David Bowie, whose incomparable sound and chameleon-like capability to reinvent himself made him a pop music fixture more than four decades, has died. He was 69.
Bowie died Sunday after an 18-month grapple with cancer, his publicist Steve Martin told CNN.
“David Bowie died peacefully today encompassed by his family after having a courageous 18 month struggle with cancer. While many people will be part of this loss, we ask you respect the family’s privacy in their time of grief,” said an announcement posted on his official social websites accounts.
Neither his publicist nor the statement elaborated of what kind of cancer the singer was fighting.
Bowie’s death continues to be the regular subject of internet hoaxes the past several years. So the news came being a shock to fans and industry insiders if it was confirmed.
“Very sorry and it’s unfortunate it’s true. I’ll be offline for a time. Love to all,” his son, Duncan Jones, tweeted.
From a mop-topped unknown singer called David Jones, to his space alien alter ego “Ziggy Stardust,” to his dapper departure because the Thin White Duke, Bowie married music and fashion in many ways few artists are already able to master.
He was theatrical, he was flamboyant, he was without parallel as part of his showmanship.
With a voice that soared from your baritone with a falsetto, he spoke of carrying on contrary to the odds. Of the terror in being aware of what the world is approximately. Of turning and facing the strange.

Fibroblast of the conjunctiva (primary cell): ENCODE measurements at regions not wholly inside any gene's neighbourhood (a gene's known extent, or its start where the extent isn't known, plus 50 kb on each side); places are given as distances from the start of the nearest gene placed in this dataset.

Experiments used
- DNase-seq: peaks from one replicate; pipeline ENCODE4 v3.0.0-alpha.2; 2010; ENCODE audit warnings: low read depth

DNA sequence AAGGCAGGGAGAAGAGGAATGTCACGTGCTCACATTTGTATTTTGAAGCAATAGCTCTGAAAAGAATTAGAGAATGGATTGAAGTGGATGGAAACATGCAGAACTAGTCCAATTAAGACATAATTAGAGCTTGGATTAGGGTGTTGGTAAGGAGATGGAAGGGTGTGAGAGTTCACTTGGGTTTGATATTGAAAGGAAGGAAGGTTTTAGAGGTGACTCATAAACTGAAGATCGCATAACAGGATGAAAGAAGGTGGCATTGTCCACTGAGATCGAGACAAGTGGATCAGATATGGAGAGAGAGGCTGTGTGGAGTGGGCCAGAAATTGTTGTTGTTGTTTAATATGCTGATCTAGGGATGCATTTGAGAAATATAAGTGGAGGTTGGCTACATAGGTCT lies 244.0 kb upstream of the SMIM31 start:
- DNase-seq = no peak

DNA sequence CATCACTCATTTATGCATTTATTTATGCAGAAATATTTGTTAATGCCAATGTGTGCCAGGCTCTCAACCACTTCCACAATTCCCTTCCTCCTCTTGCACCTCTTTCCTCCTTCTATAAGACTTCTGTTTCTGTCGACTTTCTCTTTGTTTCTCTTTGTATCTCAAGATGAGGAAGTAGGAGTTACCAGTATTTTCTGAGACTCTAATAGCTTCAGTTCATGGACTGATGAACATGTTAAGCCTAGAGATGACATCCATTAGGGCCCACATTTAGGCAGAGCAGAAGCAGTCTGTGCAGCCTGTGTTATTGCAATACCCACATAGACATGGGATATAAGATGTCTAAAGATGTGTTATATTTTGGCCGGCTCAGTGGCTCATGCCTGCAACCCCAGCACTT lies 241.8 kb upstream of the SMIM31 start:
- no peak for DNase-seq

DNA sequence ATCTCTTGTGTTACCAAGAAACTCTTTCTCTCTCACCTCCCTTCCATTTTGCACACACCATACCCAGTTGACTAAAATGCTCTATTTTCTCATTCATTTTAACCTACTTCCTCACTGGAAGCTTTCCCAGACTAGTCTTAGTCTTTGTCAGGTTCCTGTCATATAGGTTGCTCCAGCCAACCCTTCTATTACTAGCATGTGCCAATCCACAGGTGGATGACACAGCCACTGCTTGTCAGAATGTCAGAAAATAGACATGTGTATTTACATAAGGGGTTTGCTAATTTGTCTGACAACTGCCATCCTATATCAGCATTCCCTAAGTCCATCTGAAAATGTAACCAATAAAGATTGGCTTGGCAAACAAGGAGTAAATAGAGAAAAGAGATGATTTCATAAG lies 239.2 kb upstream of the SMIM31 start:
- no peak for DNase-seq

His songs were a salve for that alienated along with the misfits of the entire world.
Bowie had just released his latest album, ‘Blackstar,’ on Friday, his 69th birthday. It shot to no. 1 about the iTunes chart within the U.K. with out. 2 from the U.S., underscoring his appeal even with decades inside the music business.
Like his past releases, the job — generally praised by music critics — defied genres. The influential music publication NME referred to it as an amalgamation of “warped showtunes, skronking industrial rock, soulful balladeering, airy folk-pop, even hip-hop.”
That simply speaking was Bowie: there wasn’t a musical style he didn’t dabble in – and indelibly leave his mark upon.
Since his breakthrough with 1972’s ‘The Rise and Fall of Ziggy Stardust plus the Spiders from Mars,” Bowie’s reach was eclectic: glam rock, prog rock, pop rock, electronic rock.
Lazarus by David Bowie
And the outcome? Electric. To the tune of greater than 130 million records sold.
Though he was missing his first No. 1 single inside the United States until “Fame” in 1975, he’d also been making a mark with heavily played singles, including “Space Oddity,” “Changes,” “Suffragette City,” “Rebel Rebel” with the exceptional first Top 40 hit, 1975’s “Young Americans.”
After that, he was almost as present about the singles charts as being the album charts, with hits for instance “Golden Years,” “Under Pressure” (with Queen), “Let’s Dance” (another No. 1), “Blue Jean” and “Never Let Me Down.”